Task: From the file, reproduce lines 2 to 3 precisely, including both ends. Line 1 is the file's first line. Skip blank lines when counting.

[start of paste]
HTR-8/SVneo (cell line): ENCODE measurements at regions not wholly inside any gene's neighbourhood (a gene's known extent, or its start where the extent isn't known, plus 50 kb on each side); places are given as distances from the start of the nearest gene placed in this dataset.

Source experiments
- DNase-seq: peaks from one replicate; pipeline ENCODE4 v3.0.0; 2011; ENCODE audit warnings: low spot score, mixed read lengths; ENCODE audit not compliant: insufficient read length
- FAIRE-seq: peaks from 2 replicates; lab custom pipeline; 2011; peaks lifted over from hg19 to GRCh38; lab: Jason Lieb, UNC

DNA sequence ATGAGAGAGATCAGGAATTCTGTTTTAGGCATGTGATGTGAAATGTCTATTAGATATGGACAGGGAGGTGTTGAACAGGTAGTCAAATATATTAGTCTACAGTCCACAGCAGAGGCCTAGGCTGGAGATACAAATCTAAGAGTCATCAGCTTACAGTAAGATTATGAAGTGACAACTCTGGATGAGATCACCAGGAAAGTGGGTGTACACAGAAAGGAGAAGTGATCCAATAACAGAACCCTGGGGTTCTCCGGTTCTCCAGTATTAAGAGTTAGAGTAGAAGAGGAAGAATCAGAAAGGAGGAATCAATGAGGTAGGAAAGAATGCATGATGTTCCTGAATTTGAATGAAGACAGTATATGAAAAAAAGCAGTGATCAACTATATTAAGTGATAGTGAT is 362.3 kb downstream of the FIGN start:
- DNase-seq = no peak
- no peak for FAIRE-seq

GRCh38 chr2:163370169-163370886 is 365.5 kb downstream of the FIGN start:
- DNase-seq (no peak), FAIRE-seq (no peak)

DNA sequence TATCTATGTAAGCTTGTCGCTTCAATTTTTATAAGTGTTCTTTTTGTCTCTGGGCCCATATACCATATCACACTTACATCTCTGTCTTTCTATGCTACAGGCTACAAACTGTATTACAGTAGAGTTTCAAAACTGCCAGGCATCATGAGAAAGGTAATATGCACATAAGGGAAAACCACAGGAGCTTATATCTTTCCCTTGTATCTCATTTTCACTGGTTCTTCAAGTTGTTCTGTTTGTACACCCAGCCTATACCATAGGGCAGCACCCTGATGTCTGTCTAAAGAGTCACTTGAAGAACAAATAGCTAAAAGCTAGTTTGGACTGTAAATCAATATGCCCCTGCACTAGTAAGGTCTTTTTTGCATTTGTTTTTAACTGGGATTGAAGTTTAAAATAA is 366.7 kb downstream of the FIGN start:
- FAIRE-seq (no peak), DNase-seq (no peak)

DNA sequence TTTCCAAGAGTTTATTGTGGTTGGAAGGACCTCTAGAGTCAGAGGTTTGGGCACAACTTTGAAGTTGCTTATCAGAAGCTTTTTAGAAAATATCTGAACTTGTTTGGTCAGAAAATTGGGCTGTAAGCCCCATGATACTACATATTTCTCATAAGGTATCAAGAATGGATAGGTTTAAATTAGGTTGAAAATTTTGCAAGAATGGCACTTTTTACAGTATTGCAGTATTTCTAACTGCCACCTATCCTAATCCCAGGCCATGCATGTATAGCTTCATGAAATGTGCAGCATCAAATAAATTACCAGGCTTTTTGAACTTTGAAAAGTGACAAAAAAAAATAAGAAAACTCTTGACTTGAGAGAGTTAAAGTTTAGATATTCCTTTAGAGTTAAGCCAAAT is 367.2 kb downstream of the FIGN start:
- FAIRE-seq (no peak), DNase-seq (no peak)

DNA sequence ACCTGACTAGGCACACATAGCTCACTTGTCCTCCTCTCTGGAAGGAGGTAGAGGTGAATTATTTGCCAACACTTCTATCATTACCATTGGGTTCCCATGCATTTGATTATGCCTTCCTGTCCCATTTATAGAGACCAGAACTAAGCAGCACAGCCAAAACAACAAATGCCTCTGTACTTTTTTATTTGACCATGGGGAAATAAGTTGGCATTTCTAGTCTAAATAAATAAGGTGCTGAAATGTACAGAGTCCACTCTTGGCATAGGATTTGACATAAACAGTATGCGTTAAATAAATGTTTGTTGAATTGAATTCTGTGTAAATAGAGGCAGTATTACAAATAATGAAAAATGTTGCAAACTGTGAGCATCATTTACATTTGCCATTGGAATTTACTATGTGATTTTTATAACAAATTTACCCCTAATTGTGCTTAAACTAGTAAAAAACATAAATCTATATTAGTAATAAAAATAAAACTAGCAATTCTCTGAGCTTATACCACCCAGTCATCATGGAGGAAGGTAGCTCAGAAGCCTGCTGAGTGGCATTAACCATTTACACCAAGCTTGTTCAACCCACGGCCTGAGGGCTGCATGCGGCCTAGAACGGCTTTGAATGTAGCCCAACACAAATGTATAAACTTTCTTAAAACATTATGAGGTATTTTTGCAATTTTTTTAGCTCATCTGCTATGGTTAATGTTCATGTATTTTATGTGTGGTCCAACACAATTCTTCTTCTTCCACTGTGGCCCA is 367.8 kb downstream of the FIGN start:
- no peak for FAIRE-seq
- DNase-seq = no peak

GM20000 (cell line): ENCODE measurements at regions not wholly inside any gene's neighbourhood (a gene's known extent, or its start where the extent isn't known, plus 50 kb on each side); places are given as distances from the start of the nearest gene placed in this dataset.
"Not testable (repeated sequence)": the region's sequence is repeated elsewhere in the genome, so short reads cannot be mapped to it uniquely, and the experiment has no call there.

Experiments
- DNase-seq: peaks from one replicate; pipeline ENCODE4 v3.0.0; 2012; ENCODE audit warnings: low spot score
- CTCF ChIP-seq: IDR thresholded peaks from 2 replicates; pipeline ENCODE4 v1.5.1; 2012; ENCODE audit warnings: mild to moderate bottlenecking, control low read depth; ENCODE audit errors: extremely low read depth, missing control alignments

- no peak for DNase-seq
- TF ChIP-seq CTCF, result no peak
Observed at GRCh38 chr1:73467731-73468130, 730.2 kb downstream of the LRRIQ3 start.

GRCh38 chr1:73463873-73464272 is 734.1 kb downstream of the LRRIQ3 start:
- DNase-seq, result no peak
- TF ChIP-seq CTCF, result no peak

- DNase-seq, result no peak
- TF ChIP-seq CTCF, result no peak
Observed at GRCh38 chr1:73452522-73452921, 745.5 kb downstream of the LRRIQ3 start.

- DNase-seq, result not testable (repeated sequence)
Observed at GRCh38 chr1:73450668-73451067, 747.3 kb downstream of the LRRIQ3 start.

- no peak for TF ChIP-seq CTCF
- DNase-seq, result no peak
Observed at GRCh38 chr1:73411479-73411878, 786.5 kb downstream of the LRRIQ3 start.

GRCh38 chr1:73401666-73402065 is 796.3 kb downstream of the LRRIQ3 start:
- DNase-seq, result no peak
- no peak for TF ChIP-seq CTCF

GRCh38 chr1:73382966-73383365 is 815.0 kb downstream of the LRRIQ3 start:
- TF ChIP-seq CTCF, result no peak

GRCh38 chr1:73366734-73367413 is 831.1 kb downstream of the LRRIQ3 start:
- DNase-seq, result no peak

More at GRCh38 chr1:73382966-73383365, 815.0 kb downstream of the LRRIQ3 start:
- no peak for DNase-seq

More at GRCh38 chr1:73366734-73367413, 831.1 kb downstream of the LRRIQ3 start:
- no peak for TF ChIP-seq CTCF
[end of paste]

Source experiments
- DNase-seq: peaks from one replicate; pipeline ENCODE4 v3.0.0; 2011; ENCODE audit warnings: low spot score, mixed read lengths; ENCODE audit not compliant: insufficient read length